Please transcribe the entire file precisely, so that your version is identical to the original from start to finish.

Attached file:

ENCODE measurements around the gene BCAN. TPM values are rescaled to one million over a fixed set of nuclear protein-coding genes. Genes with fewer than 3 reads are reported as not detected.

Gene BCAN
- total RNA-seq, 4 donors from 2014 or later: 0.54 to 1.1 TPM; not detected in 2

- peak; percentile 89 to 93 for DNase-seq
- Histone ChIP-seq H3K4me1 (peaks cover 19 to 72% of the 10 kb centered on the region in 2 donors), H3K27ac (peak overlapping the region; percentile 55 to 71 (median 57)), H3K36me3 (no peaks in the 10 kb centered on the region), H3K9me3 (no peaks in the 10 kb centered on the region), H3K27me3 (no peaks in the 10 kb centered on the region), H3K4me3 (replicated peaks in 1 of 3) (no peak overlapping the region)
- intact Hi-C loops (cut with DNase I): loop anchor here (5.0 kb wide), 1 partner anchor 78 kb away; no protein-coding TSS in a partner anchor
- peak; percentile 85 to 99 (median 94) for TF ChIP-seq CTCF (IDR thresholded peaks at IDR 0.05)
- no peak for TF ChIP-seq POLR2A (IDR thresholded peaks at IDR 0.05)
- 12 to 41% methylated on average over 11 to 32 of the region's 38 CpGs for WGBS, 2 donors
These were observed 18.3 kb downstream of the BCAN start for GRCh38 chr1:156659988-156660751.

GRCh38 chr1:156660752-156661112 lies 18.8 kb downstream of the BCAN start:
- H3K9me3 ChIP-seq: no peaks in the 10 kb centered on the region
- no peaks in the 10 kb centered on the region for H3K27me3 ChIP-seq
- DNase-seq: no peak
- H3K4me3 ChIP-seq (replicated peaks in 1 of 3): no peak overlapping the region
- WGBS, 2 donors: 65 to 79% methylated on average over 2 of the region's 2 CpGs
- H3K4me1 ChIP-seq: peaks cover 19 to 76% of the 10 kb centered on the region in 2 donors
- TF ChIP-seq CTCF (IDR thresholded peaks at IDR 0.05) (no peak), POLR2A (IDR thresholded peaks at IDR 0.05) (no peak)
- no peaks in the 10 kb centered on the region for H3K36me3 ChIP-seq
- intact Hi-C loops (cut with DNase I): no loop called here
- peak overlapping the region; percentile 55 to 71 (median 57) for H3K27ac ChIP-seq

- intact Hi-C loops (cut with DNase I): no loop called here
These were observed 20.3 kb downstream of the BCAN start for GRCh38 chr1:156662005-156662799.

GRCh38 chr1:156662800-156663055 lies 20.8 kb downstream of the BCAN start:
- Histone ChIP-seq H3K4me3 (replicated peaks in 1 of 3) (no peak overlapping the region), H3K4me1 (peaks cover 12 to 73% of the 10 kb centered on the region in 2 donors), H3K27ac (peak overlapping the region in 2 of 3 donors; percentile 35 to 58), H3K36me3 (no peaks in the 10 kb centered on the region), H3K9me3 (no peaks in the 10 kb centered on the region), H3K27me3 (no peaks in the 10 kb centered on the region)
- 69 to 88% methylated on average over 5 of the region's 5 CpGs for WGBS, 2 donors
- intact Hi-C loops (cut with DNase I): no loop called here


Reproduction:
ENCODE measurements around the gene BCAN. TPM values are rescaled to one million over a fixed set of nuclear protein-coding genes. Genes with fewer than 3 reads are reported as not detected.

Gene BCAN
- total RNA-seq, 4 donors from 2014 or later: 0.54 to 1.1 TPM; not detected in 2

- peak; percentile 89 to 93 for DNase-seq
- Histone ChIP-seq H3K4me1 (peaks cover 19 to 72% of the 10 kb centered on the region in 2 donors), H3K27ac (peak overlapping the region; percentile 55 to 71 (median 57)), H3K36me3 (no peaks in the 10 kb centered on the region), H3K9me3 (no peaks in the 10 kb centered on the region), H3K27me3 (no peaks in the 10 kb centered on the region), H3K4me3 (replicated peaks in 1 of 3) (no peak overlapping the region)
- intact Hi-C loops (cut with DNase I): loop anchor here (5.0 kb wide), 1 partner anchor 78 kb away; no protein-coding TSS in a partner anchor
- peak; percentile 85 to 99 (median 94) for TF ChIP-seq CTCF (IDR thresholded peaks at IDR 0.05)
- no peak for TF ChIP-seq POLR2A (IDR thresholded peaks at IDR 0.05)
- 12 to 41% methylated on average over 11 to 32 of the region's 38 CpGs for WGBS, 2 donors
These were observed 18.3 kb downstream of the BCAN start for GRCh38 chr1:156659988-156660751.

GRCh38 chr1:156660752-156661112 lies 18.8 kb downstream of the BCAN start:
- H3K9me3 ChIP-seq: no peaks in the 10 kb centered on the region
- no peaks in the 10 kb centered on the region for H3K27me3 ChIP-seq
- DNase-seq: no peak
- H3K4me3 ChIP-seq (replicated peaks in 1 of 3): no peak overlapping the region
- WGBS, 2 donors: 65 to 79% methylated on average over 2 of the region's 2 CpGs
- H3K4me1 ChIP-seq: peaks cover 19 to 76% of the 10 kb centered on the region in 2 donors
- TF ChIP-seq CTCF (IDR thresholded peaks at IDR 0.05) (no peak), POLR2A (IDR thresholded peaks at IDR 0.05) (no peak)
- no peaks in the 10 kb centered on the region for H3K36me3 ChIP-seq
- intact Hi-C loops (cut with DNase I): no loop called here
- peak overlapping the region; percentile 55 to 71 (median 57) for H3K27ac ChIP-seq

- intact Hi-C loops (cut with DNase I): no loop called here
These were observed 20.3 kb downstream of the BCAN start for GRCh38 chr1:156662005-156662799.

GRCh38 chr1:156662800-156663055 lies 20.8 kb downstream of the BCAN start:
- Histone ChIP-seq H3K4me3 (replicated peaks in 1 of 3) (no peak overlapping the region), H3K4me1 (peaks cover 12 to 73% of the 10 kb centered on the region in 2 donors), H3K27ac (peak overlapping the region in 2 of 3 donors; percentile 35 to 58), H3K36me3 (no peaks in the 10 kb centered on the region), H3K9me3 (no peaks in the 10 kb centered on the region), H3K27me3 (no peaks in the 10 kb centered on the region)
- 69 to 88% methylated on average over 5 of the region's 5 CpGs for WGBS, 2 donors
- intact Hi-C loops (cut with DNase I): no loop called here